The Jar

by A.F. Moritz

copyright ©2008 A.F. Moritz

We found a jar there. Not a vase, not a piece of the potter’s art
but glass, from a store shelf, with a threaded mouth,
the lid and label long gone, all residue of the product blotted away:
bright crystal. I had to tell you this because the word jar
dwells in between comprehending both. It reminded us of songs we know,
the “broken water jar,” the “jar in Tennessee,” the “drinkin’ liquor
from an old fruit jar.” But the desolating place: white weeds,
white ground baked into sharp lumps and ridges,
a dead sapling, bushes crisp with thirst, rattling in a breeze.
No moisture in the jar. No way to tell if it had been thrown away
or washed or kept as a vessel. We succeeded for a while in seeing
the curves and sun-glints of its strange perfect hollow with affection.
We felt shaken, imprisoned, as though the low whine of the acres of flies,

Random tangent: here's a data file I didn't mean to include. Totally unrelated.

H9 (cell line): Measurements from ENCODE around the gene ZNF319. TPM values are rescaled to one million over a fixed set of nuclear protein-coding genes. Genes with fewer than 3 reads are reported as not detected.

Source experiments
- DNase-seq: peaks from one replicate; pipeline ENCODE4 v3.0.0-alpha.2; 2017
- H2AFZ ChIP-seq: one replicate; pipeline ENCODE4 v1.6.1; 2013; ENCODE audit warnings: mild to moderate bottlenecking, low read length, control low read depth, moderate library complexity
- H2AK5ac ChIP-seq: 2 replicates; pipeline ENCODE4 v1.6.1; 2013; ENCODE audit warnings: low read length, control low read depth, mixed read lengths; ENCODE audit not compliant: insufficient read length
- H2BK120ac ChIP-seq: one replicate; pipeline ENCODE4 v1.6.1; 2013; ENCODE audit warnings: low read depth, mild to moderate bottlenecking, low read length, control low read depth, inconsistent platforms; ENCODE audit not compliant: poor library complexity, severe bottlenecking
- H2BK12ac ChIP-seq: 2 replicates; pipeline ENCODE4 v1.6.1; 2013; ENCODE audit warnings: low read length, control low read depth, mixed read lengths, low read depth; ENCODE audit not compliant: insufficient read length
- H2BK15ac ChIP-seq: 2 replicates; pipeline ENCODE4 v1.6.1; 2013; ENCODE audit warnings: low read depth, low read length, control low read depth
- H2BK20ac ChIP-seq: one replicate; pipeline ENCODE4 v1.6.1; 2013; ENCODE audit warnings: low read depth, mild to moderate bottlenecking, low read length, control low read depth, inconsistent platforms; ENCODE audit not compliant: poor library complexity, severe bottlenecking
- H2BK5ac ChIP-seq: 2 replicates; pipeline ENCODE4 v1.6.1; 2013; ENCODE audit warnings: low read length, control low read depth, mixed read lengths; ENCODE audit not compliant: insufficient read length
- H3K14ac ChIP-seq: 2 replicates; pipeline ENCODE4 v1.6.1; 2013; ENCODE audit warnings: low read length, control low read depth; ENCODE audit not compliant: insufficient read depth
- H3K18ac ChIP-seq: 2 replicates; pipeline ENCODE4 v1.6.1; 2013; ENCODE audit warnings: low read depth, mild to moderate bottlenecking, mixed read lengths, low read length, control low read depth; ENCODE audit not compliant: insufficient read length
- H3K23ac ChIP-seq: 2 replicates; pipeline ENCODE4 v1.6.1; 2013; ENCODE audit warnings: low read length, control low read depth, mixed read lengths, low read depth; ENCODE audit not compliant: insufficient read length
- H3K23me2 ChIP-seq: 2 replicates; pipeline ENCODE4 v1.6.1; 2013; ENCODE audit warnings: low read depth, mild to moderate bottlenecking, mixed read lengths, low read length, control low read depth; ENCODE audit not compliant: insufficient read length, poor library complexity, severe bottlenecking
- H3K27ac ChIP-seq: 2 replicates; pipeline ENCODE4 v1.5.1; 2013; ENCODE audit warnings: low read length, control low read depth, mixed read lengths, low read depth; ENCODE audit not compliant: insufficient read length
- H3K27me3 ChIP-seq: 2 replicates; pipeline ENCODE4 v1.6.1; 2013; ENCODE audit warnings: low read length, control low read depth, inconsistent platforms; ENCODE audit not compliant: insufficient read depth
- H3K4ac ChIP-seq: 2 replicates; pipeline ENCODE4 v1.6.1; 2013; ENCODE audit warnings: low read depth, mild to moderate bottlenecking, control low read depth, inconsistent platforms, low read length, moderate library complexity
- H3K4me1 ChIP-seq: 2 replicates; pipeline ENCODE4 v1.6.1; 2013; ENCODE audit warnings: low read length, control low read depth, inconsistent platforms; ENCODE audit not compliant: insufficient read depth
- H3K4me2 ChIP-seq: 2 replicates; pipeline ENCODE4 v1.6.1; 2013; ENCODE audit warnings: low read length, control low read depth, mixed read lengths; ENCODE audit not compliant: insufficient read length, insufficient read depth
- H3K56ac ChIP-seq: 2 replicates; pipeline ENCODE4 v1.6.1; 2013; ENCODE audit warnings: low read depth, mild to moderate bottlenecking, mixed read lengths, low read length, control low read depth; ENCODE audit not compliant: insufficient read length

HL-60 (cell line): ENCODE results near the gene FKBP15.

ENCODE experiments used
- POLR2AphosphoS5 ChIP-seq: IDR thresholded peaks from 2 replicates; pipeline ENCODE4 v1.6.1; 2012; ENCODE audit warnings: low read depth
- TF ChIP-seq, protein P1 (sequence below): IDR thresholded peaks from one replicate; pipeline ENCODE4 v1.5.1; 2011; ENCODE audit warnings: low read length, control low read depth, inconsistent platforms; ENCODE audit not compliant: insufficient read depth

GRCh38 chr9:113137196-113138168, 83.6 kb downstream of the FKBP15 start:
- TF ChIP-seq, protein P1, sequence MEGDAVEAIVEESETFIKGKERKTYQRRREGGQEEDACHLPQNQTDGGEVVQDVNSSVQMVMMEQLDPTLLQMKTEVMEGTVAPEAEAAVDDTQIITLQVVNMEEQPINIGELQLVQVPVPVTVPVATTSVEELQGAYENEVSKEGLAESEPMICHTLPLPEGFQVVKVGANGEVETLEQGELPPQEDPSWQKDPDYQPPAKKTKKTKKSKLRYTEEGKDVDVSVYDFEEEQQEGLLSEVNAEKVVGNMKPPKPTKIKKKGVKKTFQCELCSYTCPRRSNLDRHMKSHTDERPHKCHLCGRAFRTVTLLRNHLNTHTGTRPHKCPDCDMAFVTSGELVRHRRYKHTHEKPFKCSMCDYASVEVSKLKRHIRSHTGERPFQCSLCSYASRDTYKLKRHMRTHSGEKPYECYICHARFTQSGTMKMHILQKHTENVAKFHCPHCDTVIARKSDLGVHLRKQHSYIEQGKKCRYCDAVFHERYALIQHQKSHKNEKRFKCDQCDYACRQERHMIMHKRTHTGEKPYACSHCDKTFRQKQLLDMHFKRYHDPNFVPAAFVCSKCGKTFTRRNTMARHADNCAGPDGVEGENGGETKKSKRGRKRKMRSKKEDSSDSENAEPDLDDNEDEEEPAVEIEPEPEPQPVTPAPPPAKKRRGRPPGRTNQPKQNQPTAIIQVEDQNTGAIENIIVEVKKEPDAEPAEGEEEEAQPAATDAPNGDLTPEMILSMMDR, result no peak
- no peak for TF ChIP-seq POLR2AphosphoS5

as though the silence, were aftermath of a deafening shout. We longed
for wet darkness, even if it brought that doom-laden bird, the nightjar.

Notes on the Poem

In "The Jar", A.F. Moritz ponders a humble object and the rather mundane word that names it. He embarks on some interesting mental perambulations from that modest starting point. You might discover that his wanderings spark some of your own. "We found a jar there. Not a vase ..." The contemplation of this blank slate of an object starts with a rather cliché use for a jar, as a cheap but cheerful decorating alternative. From there, the object is stripped of its workaday trappings and distilled down to "bright crystal." We're now able to reimagine and possibly elevate it to something quite different and pristine. In fact, as we consider the folksy remnants of what jars are remembered as in songs, we arrive at the suggestion that the object in question was "kept as a vessel." Doesn't that sound almost biblical? As Moritz encourages us to consider the jar's "strange perfect hollow with affection", we can next prepare ourselves to be jarred (has the word even been used as a verb in this poem?) by the poem's rich and unsettling conclusion. Oh, we're going to learn a lot about the mysterious and eccentric nightjar ... and from such an innocuously bland beginning, Moritz has left us with something very intriguing to consider.

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